In March 2013, Tuter was fired for violating department policies on pursuits and use of force. He had been on the force 7 years.
Former North Charleston police officer Michael Slager was charged with murder or voluntary manslaughter in the killing of Walter Scott, an unarmed black man. Walter Scott was shot in the back 5 times.
A by-stander’s video was released shortly after the deadly encounter that shows Slager unholstered his weapon and fire as Walter ran away. Slager’s attorney then withdrew his representation and Slager was terminated from his job and charged with murder.
On Friday, the jury told judge Judge Newman that one juror was holding out for a not-guilty verdict. Subsequently, the jury told Judge Newman that with further instructions on the law, they might be able to come to a unanimous decision.
After sending questions to the court this morning, and receiving answers to those questions, the jury sent a note saying they were deadlocked.
Judge Newman declared a mistrial.
Michael Slager also faces federal charges, including violation of Walter Scott’s civil rights. That trial is scheduled for next year.
On July 19 2015, Sam DuBose was shot and killed by now former University of Cincinnati Police Officer Ray Tensing. Hamilton County prosecutors say that DuBose’s death was unwarranted and it was murder. Sam did not have a weapon or appear to be reaching for a weapon.
Tensing’s defense is that DuBose dragged him with the car.
Prosecutors say that Tensing’s bodycam shows that he was not dragged. A grand jury indicted Tensing on charges of murder and voluntary manslaughter. Tensing was terminated from the police department.
The murder charge carries the possibility of life in prison. The voluntary manslaughter charge carries the possibility of 3 to 11 years in prison.
It began on April 22, 2015 in a Walmart parking lot in Portsmouth, Virginia. Police received a call of a shoplifter. Portsmouth police officer Stephen Rankin came to the scene and saw 18-year old William Chapman walking in the parking lot. William was wearing a backpack. Rankin stopped Chapman on suspicion of shoplifting. William denied that he shoplifted anything.
The situation ended with Rankin shooting William twice, once in the chest, and once in the face. The coroner found that William was handcuffed when he was shot. No stolen property was found on William. An autopsy report found that the shots were not fired at close range, which contradicted Rankin’s story that William was close to him, failed to comply with his demands, and lunged at him. A video of Rankin’s taser was examined.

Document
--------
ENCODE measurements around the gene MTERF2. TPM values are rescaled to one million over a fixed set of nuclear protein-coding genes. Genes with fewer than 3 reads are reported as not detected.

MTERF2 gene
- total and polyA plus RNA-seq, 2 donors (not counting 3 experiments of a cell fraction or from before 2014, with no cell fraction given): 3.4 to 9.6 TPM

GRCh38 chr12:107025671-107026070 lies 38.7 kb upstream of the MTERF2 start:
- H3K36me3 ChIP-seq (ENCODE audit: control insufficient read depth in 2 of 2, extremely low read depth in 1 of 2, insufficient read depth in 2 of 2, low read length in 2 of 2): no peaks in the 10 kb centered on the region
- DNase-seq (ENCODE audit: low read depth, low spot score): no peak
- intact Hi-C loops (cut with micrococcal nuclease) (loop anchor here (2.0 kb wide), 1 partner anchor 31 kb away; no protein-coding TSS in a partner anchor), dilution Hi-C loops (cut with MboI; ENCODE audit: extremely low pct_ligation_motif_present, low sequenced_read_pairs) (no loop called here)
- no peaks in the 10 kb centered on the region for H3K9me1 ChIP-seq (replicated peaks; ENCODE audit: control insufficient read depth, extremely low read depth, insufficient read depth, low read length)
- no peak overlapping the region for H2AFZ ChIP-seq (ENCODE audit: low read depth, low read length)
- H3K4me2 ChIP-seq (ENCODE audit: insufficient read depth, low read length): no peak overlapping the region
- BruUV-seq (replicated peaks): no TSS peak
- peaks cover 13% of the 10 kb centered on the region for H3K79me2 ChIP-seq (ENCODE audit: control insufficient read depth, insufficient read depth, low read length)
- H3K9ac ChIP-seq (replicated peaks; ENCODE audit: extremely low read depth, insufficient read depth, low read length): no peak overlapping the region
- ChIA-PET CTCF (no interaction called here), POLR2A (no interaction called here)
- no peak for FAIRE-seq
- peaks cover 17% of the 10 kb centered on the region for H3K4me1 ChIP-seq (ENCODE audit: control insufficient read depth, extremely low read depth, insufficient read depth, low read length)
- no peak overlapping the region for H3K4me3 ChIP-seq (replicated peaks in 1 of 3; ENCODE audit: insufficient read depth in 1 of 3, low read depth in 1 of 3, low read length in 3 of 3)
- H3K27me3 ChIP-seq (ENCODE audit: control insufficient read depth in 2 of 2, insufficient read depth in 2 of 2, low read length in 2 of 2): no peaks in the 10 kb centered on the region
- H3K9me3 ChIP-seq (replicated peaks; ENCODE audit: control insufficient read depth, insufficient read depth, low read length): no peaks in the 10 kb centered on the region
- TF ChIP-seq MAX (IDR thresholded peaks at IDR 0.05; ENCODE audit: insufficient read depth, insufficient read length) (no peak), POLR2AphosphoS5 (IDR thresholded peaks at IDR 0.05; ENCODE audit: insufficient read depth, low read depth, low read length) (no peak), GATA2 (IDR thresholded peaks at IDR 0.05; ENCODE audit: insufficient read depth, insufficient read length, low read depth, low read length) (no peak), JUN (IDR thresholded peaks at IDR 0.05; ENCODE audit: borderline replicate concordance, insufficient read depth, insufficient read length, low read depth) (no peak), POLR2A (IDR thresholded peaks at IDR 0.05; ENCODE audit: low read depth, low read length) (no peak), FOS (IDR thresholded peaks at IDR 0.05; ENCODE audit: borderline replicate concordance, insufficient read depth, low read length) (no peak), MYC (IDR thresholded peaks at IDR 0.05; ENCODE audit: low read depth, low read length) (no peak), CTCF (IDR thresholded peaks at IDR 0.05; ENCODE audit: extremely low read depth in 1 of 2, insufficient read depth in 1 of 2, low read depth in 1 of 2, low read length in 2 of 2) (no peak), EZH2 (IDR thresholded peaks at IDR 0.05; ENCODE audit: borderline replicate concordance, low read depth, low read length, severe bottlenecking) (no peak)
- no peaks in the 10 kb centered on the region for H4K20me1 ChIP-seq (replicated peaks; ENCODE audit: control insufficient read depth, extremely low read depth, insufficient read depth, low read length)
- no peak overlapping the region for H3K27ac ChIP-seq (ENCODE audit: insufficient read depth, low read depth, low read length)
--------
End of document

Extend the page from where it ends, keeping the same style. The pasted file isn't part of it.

An investigation was held that was completed on August 21, 2015. A grand jury indicted Rankin. He was charged with first-degree murder and using a firearm to commit a felony. Read the rest of this entry
Trial started this week for Robert Bates, the ex-volunteer reserve sheriff deputy for the Tulsa County, Oklahoma’s Sheriff’s office.
On April 2, 2015, an undercover deputy was conducting a sting operation to catch 44-year old Eric Harris illegally selling a gun. Bates, who is 73-years old, volunteered to help out. Eric ran, and upon apprehension and taken to the ground, Bates pulled his gun and shot Eric in the back.
Bates’ defense is that he thought he was taking out and discharging his taser and not his .357. Bates is charged with 2nd degree manslaughter. If convicted, he faces up to 4 years in prison.
The killing of Eric Harris resulted in activists organizing. The actions of We The People resulted in a grand jury investigation into the Tulsa County Sheriff’s office. The grand jury indicted Sheriff Glanz on 2 misdemeanor charges, including one for denying lawful requests of internal investigations into his office’s Reserve Deputy program. After almost 30 years as Sheriff, Stanley Glanz resigned.
Peter Liang is the former New York rookie cop who killed Akai Gurley in a stairwell of a Brooklyn housing project. Akai was unarmed. He was doing no wrong; committing no crime.
On February 11, 2016, a jury returned a guilty verdict, convicting Liang of manslaughter. He faced a sentence of 5 to 15 years in prison.
At his sentencing hearing, Liang apologized to Akai’s girlfriend who is the mother of Akai’s daughter, saying, “I’m not a man of many words. The shot was an accident.”
Today, Brooklyn Supreme Court Justice Danny Chun sentenced Liang to five years probation and 800 hours of community service for the death of 28-year-old dad Akai Gurley — after reducing the charge against the cop. Read the rest of this entry
New York police officer Peter Liang, who shot and killed an unarmed man in a New York housing project stairwell in 2014, has been found guilty of manslaughter and official misconduct. Liang was charged with 5 counts in the death of 28-year old Akai.
Liang was charged with manslaughter, assault, reckless endangerment, criminally negligent homicide and official misconduct.
The jury consisted of 7 men and 5 women. During trial, Liang testified in his own defense. He testified that his gun went off by accident after he entered the pitch-black stairwell and heard a “quick sound” coming from his left side that startled him and caused him to “tense up” and fire his weapon.